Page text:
Blair is still popular and respected [in Northern Ireland]. It was Blair’s personal drive, determination and commitment to peace in Ireland, working with the parties locally and the Irish Government and he and Bertie Ahern had a tremendous partnership. I think that more than anything else brought it over the line. That personal magnetism that he had, the fact that he understood how to communicate with people, the fact that he acted as a conduit for grievances and concerns from both sides and processed that. He had great people around him, Jonathan Powell, Alastair Campbell and others who again were focused and committed to it. It’s a great legacy that the Labour government left.
Bertie Ahern and Tony Blair
4) Do you have any political heroes?
Loads. At a sort of fundamental level in terms of being inspired by people, Nelson Mandela is the one. I went to South Africa when I was 17 or 18 for a couple of months; I went on a fellowship and worked for the ANC, and got to see about the country and the way that he transformed it, I think, particularly somebody from my background the way in which despite the appalling history that there had been there, the fact that he forgave and had no bitterness – genuinely and sincerely so – and that he took people with him was incredible.
On a more political level Harold Wilson is somebody who I greatly admire. He was a fantastic Prime Minister and the achievements of his government, particularly the first government, were incredible in terms of bringing Britain out of the post-war doldrums and making us a great country again that was a world leader. I also admire the way he held together and won elections and built coalitions and survived.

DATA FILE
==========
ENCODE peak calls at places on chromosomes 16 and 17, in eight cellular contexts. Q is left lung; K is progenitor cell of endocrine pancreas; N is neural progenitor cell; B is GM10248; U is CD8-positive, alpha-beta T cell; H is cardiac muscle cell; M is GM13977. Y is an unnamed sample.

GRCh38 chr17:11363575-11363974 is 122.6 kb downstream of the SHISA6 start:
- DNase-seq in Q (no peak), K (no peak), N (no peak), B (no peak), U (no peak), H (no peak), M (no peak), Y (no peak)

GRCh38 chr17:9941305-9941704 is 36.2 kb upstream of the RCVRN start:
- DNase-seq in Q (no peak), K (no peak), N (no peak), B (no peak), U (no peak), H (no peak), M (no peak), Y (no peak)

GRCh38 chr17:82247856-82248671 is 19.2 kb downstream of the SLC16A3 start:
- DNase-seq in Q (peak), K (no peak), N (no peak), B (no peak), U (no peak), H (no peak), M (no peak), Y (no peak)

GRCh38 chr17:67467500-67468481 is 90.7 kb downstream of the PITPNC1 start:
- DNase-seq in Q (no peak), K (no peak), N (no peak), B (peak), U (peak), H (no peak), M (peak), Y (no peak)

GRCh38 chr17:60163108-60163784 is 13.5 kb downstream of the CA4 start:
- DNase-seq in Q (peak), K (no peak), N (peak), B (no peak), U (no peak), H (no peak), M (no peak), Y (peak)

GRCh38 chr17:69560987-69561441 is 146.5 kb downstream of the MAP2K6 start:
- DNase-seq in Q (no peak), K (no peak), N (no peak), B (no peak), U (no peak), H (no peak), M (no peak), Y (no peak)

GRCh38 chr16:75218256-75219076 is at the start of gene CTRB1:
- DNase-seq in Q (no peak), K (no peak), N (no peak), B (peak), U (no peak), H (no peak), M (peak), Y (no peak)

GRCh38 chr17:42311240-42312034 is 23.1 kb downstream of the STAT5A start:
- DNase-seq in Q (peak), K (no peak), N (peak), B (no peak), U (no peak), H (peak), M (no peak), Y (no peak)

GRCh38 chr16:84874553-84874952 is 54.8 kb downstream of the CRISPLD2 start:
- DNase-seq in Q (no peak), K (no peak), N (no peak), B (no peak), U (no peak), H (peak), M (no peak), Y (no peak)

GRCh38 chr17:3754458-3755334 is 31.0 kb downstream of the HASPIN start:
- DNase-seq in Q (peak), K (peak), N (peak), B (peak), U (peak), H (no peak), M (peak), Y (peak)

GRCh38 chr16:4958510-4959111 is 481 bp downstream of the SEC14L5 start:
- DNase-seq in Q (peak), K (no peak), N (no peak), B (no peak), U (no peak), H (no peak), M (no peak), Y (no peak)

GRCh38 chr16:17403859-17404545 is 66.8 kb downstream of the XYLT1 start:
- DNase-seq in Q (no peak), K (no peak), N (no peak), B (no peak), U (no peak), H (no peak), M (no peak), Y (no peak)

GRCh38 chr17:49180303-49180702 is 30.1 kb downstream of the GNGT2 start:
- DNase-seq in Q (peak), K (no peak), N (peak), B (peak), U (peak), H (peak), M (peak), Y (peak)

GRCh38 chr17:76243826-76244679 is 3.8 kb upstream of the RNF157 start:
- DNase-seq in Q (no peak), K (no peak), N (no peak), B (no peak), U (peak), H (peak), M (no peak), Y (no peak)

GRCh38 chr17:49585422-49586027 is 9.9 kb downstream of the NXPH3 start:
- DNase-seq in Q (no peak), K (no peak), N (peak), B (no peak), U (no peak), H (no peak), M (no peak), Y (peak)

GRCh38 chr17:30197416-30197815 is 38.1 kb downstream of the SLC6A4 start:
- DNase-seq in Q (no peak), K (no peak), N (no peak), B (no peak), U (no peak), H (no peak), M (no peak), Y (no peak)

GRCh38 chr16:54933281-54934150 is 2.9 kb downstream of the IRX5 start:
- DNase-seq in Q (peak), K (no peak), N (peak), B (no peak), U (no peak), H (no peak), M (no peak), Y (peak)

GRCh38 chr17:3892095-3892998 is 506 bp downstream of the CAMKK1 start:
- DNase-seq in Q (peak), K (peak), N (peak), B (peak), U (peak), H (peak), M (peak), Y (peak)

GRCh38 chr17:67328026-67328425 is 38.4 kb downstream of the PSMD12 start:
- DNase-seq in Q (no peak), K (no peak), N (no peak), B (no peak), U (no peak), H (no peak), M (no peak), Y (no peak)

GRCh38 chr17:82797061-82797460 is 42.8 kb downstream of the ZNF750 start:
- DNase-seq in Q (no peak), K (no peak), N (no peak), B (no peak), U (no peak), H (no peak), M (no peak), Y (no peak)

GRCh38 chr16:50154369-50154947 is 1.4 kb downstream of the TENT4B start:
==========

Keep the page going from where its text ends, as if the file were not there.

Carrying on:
Internationally, I think Clinton was fantastic, and Blair and Brown and what they did and how they changed the country.
I have a lot of time for Harriet Harman. The sort of dismissive way some male MPs talk about the importance of having women in politics and gender equality is so passé .The first thing is it’s not, and the second thing is when Harriet came to Parliament in a by-election in 1982, pregnant and one of a dozen, if even that, of women here, it was not easy.
The Labour Party went through a horrendous decade and she was there for that, and when we lost in 2010 and the party was coming to terms with being out of power, she was there. She did the hard slog, she picked it up and tried to take the fight to the Tories. When we suffered the defeat in May with everybody heartbroken, depressed, wanting to hide, who was there again? Harriet. She’s hugely respected in the party and across the House of Commons. I think she has real grit and steel. People wouldn’t immediately assume that a working class bloke like me who is very much a man’s man would see Harriet as one of his political heroes but I think the service she’s given the Labour Party and the service she’s given the country is incredible, if I achieve as much in my career as she’s done in hers I’ll be incredibly happy.
Harriet Harman campaigning to enter Parliament in 1982
5) When did you first stand for election?
This was the first election I won. I stood for election to the Students’ Union and was unceremoniously humped in that one. I stood for election to local government in 2006 in Islington and was beat by 80 votes. Then I stood for election in 2010 in Islington and it was a split ward. I was bottom of the list alphabetically of the Labour candidates. So we had an awkward moment where my wife was elected and I wasn’t!
6) What did you do for a living before becoming an MP?
When I first moved to England I worked in a pub, which I loved. The Ramble Inn in Tooting. A great pub run by a Tipperary man.
I did that for a while and then I worked for a mental health charity which was great and I’m really glad I did that at such a young age as it really stood me in good stead in terms of understanding the importance of the issue.